Published: 18 November 2016

Who cares if you have a digital strategy?

I’m not a head of digital within a charity, so I don’t want to be too flippant about this. But asking whether anyone should care if you have a digital strategy or not is a good question. 

Does your CEO? Well, I guess they may think that a digital strategy is what they’re paying you for. Your trustees? There’s a chance that someone has told them it’s a tick-in-the-box they need to have. Your current or prospective employees? Maybe some of them are going to want reassurance that your organisation is not stuck in the dark ages.  So yes, there are some people who may care. And they all have their reasons.

But what if they are misguided? This question struck me when listening to the discussion at the last CharityComms digital conference. The conference agenda was packed with practical and honest case studies from organisations ranging from Citizens Advice to the NSPCC. It was clear those who are actually responsible for digital delivery are far less concerned about formal strategies and are much more interested in doing and experimenting. 

Thankfully, a growing number of CEOs and boards are starting to get this too. In fact, one of my favourite quotes on this subject comes from Kay Boycott, CEO of Asthma UK, who says we’ll soon think of having a digital strategy as being about as ridiculous as having an electricity strategy. Her point is that ‘going digital’ is not something you need to have a strategy for. Digital is something that just ‘is’: it’s essential to what you do every day by default.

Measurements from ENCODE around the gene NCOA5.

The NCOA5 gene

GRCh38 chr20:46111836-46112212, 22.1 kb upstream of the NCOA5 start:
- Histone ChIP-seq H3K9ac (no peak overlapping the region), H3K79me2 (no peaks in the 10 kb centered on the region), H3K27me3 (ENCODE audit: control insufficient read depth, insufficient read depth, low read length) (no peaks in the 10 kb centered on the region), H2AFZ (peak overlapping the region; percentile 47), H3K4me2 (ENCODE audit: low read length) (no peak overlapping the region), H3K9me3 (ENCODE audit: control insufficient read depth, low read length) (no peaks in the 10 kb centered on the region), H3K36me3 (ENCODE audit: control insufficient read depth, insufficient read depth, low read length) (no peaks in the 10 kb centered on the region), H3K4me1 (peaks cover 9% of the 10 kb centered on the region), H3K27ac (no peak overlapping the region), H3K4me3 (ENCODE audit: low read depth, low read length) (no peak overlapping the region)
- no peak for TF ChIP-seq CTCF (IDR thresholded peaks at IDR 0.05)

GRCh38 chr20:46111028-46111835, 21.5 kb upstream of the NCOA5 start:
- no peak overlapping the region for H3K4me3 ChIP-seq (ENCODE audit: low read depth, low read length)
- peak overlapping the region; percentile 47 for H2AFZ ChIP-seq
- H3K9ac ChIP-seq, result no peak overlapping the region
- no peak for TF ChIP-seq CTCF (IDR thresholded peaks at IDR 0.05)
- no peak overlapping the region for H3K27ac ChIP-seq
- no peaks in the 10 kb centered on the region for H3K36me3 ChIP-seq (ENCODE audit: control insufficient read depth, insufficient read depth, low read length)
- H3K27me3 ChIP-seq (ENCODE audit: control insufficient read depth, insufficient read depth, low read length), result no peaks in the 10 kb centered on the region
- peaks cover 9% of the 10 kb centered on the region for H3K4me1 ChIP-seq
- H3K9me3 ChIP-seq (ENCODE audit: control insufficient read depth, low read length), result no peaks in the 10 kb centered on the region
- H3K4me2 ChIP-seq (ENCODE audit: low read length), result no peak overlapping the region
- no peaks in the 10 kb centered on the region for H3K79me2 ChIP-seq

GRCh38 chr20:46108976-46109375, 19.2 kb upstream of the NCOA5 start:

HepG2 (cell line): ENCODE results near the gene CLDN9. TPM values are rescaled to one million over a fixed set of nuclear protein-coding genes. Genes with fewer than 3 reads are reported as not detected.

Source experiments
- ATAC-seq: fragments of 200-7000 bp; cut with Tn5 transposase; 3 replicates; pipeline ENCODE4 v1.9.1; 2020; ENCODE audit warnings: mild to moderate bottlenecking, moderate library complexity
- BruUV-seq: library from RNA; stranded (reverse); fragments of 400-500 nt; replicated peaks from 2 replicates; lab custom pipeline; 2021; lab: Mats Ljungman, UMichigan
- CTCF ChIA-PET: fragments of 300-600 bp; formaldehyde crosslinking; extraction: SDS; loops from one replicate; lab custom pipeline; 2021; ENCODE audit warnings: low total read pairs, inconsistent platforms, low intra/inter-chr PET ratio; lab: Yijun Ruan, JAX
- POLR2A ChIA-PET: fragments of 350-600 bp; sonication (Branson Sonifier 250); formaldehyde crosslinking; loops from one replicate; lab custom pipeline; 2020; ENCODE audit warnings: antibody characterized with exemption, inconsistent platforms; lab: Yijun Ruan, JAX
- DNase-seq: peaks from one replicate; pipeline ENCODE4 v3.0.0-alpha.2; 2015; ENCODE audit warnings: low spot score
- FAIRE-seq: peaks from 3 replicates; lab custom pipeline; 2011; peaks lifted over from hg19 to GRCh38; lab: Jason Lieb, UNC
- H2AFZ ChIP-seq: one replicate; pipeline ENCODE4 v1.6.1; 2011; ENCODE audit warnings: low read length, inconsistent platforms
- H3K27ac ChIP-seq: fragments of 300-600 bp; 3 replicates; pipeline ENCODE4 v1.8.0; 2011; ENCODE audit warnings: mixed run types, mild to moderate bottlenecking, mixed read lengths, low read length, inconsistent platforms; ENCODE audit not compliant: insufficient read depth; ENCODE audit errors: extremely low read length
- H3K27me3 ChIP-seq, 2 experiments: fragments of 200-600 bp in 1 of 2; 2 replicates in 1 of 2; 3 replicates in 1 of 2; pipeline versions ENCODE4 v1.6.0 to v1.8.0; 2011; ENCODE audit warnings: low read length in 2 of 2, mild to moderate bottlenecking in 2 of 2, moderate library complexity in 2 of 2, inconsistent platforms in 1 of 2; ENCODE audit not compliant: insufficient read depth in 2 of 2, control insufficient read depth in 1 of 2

Perhaps it’s no coincidence that in our latest Eduserv report, we’ve also picked up on this growing realisation to focus on how people are delivering with digital. One of the key things we’ve been told repeatedly is that people want to hear much more about practical examples and best practice. What they want to move away from is theory and expensively-developed digital strategies that almost always go rapidly out of date. 

The focus of the report is therefore on the result seen by charities like Marie Curie and Royal British Legion when they make the most of solutions in key areas like data, cloud and business process apps. Wherever possible, we focus on how these solutions improve the lives of the beneficiaries they provide services for. 

And really, isn’t that how it should be? Because at the end of the day, you can be 100% sure that the people your charity serves are the ones that definitely don’t care if you have a digital strategy. They just want stuff that works. 


John Simcock, charities director, Eduserv

John is business development director - charities and third sector at Eduserv, a not-for-profit provider of IT services. He helps some of the leading UK charities in planning and executing digital and IT initiatives.